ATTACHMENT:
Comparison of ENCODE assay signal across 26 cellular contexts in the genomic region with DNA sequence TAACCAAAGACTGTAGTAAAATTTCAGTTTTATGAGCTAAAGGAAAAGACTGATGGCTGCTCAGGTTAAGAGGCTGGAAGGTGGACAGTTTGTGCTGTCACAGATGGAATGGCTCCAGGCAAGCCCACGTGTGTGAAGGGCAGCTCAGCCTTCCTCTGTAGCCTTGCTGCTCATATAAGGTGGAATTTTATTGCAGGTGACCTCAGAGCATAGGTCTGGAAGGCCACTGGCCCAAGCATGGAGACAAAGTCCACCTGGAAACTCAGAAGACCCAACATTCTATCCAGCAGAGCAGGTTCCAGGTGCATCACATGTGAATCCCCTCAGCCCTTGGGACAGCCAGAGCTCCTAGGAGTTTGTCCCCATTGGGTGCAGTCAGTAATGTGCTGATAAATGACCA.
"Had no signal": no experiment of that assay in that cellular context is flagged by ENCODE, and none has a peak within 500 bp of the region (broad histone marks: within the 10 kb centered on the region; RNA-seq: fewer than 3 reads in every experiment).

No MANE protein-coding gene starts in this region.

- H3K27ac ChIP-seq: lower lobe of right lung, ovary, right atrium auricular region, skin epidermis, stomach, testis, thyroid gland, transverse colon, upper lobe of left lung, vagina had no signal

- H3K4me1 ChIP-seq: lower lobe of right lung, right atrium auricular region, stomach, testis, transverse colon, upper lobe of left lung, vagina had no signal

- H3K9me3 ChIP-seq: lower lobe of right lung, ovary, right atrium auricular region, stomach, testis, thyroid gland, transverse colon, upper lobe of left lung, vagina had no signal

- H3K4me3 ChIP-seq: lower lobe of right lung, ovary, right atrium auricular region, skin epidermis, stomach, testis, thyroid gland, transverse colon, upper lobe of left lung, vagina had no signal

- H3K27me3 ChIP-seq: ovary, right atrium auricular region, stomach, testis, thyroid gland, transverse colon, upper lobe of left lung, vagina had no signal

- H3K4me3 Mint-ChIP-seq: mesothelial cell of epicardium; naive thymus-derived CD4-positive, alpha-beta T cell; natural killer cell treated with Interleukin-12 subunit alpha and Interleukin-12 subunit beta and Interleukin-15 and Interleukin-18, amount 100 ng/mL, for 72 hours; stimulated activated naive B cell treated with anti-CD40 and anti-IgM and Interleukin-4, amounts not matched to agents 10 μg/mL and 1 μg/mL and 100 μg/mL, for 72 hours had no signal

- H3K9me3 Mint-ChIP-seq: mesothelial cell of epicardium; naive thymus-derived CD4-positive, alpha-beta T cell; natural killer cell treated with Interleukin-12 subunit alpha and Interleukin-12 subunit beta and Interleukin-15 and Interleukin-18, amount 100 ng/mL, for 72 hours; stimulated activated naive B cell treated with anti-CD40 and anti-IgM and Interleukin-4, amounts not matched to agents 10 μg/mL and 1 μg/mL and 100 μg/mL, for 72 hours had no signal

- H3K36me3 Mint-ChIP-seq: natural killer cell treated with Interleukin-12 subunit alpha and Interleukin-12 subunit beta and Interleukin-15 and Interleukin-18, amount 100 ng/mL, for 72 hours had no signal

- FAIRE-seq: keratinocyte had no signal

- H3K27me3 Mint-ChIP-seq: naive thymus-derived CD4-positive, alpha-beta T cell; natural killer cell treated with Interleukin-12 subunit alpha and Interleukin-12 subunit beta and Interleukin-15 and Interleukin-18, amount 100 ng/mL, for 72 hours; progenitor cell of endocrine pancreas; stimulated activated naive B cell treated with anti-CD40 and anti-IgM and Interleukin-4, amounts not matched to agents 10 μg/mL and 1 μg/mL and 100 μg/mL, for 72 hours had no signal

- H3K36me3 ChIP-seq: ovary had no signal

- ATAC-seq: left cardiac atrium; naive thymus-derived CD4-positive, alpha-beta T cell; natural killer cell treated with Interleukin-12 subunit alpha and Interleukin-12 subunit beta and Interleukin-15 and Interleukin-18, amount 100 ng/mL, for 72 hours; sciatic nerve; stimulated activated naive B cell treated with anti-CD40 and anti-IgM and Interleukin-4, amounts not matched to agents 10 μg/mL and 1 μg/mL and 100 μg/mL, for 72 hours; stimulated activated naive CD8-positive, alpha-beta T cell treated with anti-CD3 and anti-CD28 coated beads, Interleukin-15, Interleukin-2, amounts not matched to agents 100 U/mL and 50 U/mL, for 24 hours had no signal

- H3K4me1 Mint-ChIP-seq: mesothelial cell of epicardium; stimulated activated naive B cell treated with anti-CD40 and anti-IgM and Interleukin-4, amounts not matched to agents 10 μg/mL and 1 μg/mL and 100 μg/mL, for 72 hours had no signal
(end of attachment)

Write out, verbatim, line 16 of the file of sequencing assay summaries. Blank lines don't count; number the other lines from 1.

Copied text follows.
- H3K4me1 Mint-ChIP-seq: mesothelial cell of epicardium; stimulated activated naive B cell treated with anti-CD40 and anti-IgM and Interleukin-4, amounts not matched to agents 10 μg/mL and 1 μg/mL and 100 μg/mL, for 72 hours had no signal